California's Division of Labor Standards Enforcement (DLSE) recently held that an Uber driver is an employee, rather than an independent contractor, in a decision that could have far-reaching ramifications for the popular and quickly expanding app-based car service. Uber has appealed the ruling.
There are many advantages to a business if workers are classified as independent contractors, rather than employees. For employees, businesses are required to pay the employer's share of employment taxes; whereas, independent contractors must pay it on their own. Classifying workers as independent contractors also provides advantages from a liability standpoint. Employers are generally held to be vicariously liable for acts of their employees committed within the scope of the employment. For example, if an Uber driver gets into a car accident and causes injuries to others, Uber could be held liable if the driver is considered an employee.
Generally, the test for whether a worker is an employee or independent contractor hinges on the amount of control the business has over the worker. In Uber's case, many factors indicate an independent contractor relationship. For example, drivers set their own days and hours of work, and they use their own vehicles. Drivers are not reimbursed for any expenses, such as gasoline or car insurance. They do not receive benefits, such as health insurance or retirement contributions. They are also permitted to work for other businesses, including competitors. All of these factors lean toward independent contractor status.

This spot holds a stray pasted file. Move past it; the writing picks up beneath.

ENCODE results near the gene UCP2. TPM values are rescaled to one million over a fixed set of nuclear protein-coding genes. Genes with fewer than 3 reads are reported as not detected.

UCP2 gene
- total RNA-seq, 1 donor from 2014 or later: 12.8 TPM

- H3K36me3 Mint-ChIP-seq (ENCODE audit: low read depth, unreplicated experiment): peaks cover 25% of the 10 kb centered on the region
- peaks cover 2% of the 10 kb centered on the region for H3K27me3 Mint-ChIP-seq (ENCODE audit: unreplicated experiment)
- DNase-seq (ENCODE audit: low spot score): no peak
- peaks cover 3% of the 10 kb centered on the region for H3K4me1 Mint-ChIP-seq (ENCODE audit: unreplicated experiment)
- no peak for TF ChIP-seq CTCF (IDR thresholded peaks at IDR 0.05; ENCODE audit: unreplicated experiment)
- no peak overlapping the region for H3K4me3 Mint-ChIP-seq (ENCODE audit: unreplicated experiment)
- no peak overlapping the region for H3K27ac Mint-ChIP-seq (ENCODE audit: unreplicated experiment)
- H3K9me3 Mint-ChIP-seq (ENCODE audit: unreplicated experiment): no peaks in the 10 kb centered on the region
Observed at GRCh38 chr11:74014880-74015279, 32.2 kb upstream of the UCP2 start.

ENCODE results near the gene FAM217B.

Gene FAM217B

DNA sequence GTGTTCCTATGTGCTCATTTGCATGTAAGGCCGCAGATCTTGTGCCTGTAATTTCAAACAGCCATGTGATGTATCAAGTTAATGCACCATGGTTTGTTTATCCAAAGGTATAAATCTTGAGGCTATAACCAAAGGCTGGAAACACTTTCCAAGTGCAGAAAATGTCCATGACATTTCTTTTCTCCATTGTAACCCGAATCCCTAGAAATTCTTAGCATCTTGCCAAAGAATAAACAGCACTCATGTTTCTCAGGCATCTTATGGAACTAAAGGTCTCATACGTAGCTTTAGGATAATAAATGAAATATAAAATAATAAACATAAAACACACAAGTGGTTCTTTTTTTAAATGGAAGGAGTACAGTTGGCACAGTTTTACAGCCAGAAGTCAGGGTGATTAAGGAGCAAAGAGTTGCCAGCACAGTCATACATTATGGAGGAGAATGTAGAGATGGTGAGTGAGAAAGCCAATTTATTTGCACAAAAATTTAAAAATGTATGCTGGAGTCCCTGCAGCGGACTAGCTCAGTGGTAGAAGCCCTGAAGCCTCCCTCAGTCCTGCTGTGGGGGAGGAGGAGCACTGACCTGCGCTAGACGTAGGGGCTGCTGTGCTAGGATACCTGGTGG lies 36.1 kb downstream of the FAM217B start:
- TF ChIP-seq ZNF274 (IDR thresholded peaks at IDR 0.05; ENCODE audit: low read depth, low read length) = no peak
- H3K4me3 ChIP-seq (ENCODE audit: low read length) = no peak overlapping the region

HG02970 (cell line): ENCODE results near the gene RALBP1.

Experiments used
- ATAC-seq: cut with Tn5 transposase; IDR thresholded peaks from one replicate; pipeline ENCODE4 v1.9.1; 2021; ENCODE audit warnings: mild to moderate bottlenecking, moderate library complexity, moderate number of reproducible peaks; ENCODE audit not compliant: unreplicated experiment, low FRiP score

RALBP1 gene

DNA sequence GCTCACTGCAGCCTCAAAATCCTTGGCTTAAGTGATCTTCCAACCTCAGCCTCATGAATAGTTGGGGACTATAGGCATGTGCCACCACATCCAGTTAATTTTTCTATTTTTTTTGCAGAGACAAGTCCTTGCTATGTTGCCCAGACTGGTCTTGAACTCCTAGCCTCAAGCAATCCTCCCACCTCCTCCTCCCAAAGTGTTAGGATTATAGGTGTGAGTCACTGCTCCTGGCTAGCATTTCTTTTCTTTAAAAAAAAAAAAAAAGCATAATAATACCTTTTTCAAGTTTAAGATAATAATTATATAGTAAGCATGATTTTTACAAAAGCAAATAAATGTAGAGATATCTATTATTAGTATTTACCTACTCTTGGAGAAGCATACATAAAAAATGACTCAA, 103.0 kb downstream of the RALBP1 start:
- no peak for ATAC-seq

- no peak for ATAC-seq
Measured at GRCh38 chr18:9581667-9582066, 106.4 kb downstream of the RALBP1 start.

Nonetheless, DLSE concluded that Uber still retains sufficient control over the workers to classify them as employees. For example, Uber controls what kinds of vehicles the drivers are allowed to use. Each vehicle must be less than ten years old, and it must be registered with Uber. The drivers use Uber's intellectual property, including the Uber name. Further, the drivers are an integral part of Uber's business operations. Without them, the business would not exist. This can be contrasted with a situation where a business hires a contractor to perform some work that is not part of the business's actual operations, such as someone who performs maintenance or repairs on an office.
An IRS audit of worker classification issues can have devastating consequences, with back-taxes spanning multiple years, as well as penalties and interest. The IRS can be very aggressive in these audits. If you own a business that uses independent contractors, and you are concerned about the risk of having those workers reclassified as employees, it is important to discuss your options with experienced counsel. You may be eligible for the IRS Voluntary Classification Settlement Program (VCSP). The VCSP allows business to voluntarily reclassify workers on a go-forward basis, thereby avoiding the risk of a full-blown employment tax audit.